For this week’s episode the girls went on down to the BALTIC to check out ‘Digital Citizen – The Precarious Subject’. It’s an expansive exhibition by several contemporary artists that takes a look at what it means to be a citizen of the world in this digital era.
For this week’s episode the girls went along to the Hatton to check out one of their newest exhibitions, ‘Francis Bacon | Ellen Gallagher’, which looks at the visual links between the works of these two very different artists.
For this weeks episode the girls talk about that time they went to London in January, and when they went to go see ‘Living with Buildings’ at the Wellcome Collection. It’s an extensive exhibition that takes a look at the history of design and scientific input when it comes to the places we live and how they affect us physically and mentally – it was super interesting!
This week, myself and Alice discussed our experiences at ‘The Naked Portrait’ currently at the Laing. We would really recommend giving it a visit using the discount on their Facebook page!) and if you haven’t heard our thoughts you can give it a listen here.
In its exploration of the difference between ‘naked’ and ‘nude’ the exhibition included some examples of life drawing that I found to be truly mesmerising. During all of my education I was never given the opportunity to try life drawing (absolutely shocking for an art student) and so this is something I chose to pursue after I had graduated. I love the act of studying the human form and feel it has improved my observation skills and my decisive mark making, i.e the ability to make a bold mark on a page with confidence.
Even more importantly, my weekly life drawing classes are like therapy. For 3 hours a week I sit in a room and think only about the model and the paper in front of me. I liken the experience to meditation.
I feel this is something that anyone who enjoys drawing should try! whether you identify as an artist or not, life drawing can help you build an arsenal of skills that you will use beyond drawing the human form. Its also fun to spend some time in the presence of nudity without sexual connotations that are now common place in society today – something which can be a little strange at first but that I now find quite liberating.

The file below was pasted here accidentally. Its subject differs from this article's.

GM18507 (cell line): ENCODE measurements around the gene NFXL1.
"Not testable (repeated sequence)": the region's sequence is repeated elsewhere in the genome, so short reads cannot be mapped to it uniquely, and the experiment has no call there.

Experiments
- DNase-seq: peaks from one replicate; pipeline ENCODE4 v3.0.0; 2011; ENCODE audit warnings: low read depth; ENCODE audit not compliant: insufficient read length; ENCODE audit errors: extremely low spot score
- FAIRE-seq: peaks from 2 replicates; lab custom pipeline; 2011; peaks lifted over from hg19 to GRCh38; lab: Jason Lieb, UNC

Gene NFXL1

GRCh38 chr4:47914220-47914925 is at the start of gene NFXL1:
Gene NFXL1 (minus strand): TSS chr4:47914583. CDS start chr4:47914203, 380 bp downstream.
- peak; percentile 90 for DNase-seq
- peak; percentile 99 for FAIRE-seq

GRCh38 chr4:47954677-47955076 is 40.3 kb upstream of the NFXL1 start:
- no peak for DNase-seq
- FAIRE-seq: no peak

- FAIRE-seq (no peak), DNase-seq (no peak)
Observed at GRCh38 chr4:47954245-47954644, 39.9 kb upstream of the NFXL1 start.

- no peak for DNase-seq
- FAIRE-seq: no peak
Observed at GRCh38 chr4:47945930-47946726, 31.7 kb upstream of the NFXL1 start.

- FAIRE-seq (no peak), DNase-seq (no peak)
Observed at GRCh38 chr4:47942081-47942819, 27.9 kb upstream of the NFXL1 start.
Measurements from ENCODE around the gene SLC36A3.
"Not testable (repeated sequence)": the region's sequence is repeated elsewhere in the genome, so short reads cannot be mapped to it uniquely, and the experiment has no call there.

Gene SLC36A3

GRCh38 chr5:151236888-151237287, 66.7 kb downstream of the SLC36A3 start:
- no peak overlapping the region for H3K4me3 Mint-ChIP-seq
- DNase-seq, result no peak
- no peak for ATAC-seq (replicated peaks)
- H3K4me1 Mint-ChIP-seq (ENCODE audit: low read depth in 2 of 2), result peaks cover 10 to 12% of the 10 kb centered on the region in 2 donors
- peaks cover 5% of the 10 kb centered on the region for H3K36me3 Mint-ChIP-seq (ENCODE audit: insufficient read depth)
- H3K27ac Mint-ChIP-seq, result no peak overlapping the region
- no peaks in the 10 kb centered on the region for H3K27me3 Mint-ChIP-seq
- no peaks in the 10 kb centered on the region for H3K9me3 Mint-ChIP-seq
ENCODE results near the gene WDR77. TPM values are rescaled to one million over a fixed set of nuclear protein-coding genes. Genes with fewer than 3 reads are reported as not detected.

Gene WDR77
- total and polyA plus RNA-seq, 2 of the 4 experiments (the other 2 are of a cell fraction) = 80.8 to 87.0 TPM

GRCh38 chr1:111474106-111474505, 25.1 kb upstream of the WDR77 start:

As always, I would like to take this opportunity to reinforce the idea that there are no rights or wrongs in art – and life drawing is no exception! Even if you are in a room full of other people drawing the same subject, a prospect that can be quite intimidating, what you see will be different to everyone else. Your artistic eye and style will shine through in whatever you do, but more literally your viewpoint of the sitter will be slightly different and therefore so will your artwork. If you find yourself in a class will many other artists it can be very inspiring to see what everyone else produces and see how they have managed to capture the model from their vantage point.
I enjoy using colour to abstract my work. I also find something highly satisfying about ‘half finished’ pieces in which some sections of the body are highly detailed and others are left as an outline:
How to find the life drawing class that works for you:
There are a few options out there so all you need to do is consider the price, frequency, time, style and travel/distance evolved. Depending on what you’re looking for, you can sign up to courses that last multiple weeks or sessions that run on a week-by-week basis. to save you some googling I have compiled a few examples that may be appealing to you. But remember, there are plenty more out there (for example if you are part of a university the arts society may run life drawing classes).
Cobalt Studios: If you’re after a low-key life drawing experience, Cobalt Studios might be the one for you! Each evening promises to offer a slightly different experience but good music and art is a garment. This is a self lead experience with no teacher, but feel free to reach out to your classmates for advice and feedback! You will need to bring your own materials and sketchbook but boards and paper is provided. http://www.cobaltstudios.co.uk/event/lifedrawing-tickets-247259